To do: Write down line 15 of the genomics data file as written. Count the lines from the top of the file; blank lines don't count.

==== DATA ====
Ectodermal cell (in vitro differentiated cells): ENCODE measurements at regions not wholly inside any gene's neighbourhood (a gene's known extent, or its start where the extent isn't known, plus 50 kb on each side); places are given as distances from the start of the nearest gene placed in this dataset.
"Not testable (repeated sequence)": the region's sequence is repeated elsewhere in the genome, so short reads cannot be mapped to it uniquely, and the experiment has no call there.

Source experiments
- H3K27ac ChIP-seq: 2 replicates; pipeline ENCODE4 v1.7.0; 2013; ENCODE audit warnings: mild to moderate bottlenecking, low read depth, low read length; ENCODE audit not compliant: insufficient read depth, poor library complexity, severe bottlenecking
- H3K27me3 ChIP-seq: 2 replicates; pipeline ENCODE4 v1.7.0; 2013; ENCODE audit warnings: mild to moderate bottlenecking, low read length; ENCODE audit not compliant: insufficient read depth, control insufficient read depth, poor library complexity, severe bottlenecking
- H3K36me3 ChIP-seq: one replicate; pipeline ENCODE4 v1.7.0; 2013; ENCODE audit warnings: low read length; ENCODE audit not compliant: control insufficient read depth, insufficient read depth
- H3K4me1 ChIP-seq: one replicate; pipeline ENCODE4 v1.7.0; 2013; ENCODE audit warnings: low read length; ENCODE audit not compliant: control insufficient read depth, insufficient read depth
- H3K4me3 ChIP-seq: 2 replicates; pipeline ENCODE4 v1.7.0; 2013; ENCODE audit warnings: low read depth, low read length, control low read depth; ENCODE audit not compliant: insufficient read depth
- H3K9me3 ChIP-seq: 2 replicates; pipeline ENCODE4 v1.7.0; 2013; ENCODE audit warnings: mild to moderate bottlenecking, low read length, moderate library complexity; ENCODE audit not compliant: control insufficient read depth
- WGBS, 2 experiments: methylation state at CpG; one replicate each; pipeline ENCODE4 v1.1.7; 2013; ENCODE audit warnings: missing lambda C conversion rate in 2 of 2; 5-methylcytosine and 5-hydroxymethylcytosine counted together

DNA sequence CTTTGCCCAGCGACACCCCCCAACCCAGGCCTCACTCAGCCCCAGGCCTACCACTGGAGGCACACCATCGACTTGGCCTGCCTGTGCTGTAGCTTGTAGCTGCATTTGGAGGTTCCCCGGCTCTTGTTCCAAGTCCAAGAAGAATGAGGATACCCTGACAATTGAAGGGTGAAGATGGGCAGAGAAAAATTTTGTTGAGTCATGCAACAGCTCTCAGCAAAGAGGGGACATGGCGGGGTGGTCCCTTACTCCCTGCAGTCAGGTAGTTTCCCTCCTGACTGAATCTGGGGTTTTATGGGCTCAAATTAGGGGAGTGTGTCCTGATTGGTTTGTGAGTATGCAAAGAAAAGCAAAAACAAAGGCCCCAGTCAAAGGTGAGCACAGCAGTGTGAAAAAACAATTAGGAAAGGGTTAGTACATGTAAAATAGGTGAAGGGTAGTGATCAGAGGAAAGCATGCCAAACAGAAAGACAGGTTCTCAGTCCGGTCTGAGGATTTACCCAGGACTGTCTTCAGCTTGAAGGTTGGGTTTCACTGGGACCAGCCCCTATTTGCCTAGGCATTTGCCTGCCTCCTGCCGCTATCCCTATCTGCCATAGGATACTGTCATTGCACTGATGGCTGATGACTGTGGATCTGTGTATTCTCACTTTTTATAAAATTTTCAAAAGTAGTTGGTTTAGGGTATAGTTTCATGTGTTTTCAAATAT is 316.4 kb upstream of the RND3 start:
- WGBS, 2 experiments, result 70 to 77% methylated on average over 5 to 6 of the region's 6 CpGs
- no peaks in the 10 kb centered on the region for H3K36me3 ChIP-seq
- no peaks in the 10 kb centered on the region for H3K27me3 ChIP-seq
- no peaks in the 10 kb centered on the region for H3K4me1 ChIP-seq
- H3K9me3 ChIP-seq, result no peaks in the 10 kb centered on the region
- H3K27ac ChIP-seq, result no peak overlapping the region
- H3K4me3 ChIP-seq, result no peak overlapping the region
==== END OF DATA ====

- no peaks in the 10 kb centered on the region for H3K4me1 ChIP-seq